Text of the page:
Hate Crime Rates in the U.K. Increase Nearly 80 Percent, New Report Finds

Hate Crime Rates in the U.K. Increase Nearly 80 Percent, New Report Finds

A disturbing report from YouGov released this week shows that homophobia is alive and well in the United Kingdom: Around one in five LGBTQ people claims to have been the victim of a hate crimeor 21 percent.

The number of people targeted for their sexual orientation has increased more than 78 percent from four years ago.

The survey, which polled more than 5,000 members of the LGBTQ community, revealed a number of alarming findings. Forty-one percent of trans people allege that they have been the victim of a bias attack in the past 12 months. Nearly a third of LGBTQ people with disabilities (27 percent) say they’ve been subjected to abuse or violence in the same time span. A slightly higher percentage of queer people of color (34 percent) claim to have been targeted for a hate crime.

LGBTQ people surveyed by YouGov attest to the difficulty of being visible in daily life, even despite recent advances in equality. The U.K. legalized same-sex unions in 2013.

The survey respondents claim that they’ve been spit on, punched, stalked, and sexually assaulted. George, 29, claimed that someone poured a drink over his head at a bar and called him a “faggot.”

Ffion, 42, was tossed out of a cab by the driver after kissing her girlfriend. Ava, 56, said that someone threatened to slit her throat.

Thirty-six percent of LGBTQ people claimed that they were concerned about holding hands with a same-sex partner in public, in fear they would be harassed. This figure climbs to 58 percent among gay men.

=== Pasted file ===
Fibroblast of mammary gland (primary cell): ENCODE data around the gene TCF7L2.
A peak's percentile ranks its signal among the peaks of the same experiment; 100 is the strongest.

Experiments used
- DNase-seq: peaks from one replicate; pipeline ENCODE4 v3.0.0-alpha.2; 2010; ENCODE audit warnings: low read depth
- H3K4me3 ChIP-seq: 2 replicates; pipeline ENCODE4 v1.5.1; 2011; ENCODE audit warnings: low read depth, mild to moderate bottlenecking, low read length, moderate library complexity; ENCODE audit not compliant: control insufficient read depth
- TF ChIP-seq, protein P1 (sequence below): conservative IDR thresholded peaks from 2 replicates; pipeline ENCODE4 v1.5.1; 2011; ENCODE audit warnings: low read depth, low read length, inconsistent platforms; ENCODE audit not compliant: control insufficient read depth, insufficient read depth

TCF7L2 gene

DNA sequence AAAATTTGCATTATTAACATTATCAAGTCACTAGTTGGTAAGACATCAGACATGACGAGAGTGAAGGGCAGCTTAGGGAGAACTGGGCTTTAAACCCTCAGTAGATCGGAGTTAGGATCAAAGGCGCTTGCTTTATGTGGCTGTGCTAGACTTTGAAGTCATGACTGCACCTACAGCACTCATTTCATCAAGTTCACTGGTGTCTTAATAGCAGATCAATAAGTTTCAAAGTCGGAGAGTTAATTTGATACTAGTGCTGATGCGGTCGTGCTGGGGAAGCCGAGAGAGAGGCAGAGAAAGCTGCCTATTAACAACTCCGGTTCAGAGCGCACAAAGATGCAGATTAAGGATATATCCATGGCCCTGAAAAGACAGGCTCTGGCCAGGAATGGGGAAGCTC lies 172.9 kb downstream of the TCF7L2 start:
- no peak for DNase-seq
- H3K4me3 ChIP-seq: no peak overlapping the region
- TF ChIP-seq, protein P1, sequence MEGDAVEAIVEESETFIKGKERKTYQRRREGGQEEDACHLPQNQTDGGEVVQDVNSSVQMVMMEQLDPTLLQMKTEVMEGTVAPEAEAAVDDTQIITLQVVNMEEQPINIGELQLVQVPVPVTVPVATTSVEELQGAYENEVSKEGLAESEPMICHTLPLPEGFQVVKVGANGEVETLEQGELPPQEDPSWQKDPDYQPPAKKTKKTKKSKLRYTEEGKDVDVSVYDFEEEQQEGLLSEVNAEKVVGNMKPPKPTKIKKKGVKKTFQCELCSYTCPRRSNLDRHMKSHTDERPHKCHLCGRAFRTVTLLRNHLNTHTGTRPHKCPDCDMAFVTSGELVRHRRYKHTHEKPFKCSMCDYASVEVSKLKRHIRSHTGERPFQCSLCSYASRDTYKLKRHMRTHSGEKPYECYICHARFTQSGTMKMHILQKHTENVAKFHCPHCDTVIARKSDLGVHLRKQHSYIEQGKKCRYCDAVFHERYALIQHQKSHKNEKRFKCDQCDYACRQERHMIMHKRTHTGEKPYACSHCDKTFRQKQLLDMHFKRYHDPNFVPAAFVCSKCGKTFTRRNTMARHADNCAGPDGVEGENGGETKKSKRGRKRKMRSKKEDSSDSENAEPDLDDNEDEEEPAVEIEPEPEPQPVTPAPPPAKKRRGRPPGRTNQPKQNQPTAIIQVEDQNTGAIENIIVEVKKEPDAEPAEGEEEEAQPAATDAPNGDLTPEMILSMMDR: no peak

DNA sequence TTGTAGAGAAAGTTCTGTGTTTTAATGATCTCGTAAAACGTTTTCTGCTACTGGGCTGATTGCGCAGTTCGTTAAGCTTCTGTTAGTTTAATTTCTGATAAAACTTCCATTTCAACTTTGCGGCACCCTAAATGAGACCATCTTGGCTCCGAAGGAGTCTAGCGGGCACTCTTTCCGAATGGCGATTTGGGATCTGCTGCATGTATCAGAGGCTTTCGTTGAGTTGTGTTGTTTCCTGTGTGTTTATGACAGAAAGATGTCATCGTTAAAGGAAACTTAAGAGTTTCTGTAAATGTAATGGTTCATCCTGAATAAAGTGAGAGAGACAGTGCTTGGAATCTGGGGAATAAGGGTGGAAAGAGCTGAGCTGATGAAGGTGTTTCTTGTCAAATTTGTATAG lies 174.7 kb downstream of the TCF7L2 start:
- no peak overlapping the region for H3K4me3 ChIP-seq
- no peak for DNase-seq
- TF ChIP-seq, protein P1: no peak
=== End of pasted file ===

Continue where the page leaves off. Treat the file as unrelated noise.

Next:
Researchers note that this data should be taken into context. When the survey was conducted four years ago, queer and trans victims were less likely to report a hate crime. But even as things have somewhat improved, that remains an issue in the current survey. Results show that 56 percent of trans youth between the ages of 15 and 24 and 33 percent of queer young people have been harassed or attacked in the past year. But just 12 percent reported it to police.

Ruth Hunt, CEO of the LGBTQ rights group Stonewall, said that the results of the YouGov survey should serve as a “call to action for everyone who supports equality.”

“This report warns against complacency,” Hunt said on Wednesday. “We now need to work together, to bring forward the day when no individual faces hatred or discrimination simply because of their sexual orientation or gender identity.”

Stonewall, who released the findings on its website, timed the survey to coincide with the group’s “Come Out for LGBT” campaign. The London-based equality organization is asking people to help create “a world where everyone, everywhere can be themselves” by combating homophobia in their daily lives.

You can sign the pledge on Stonewall’s website.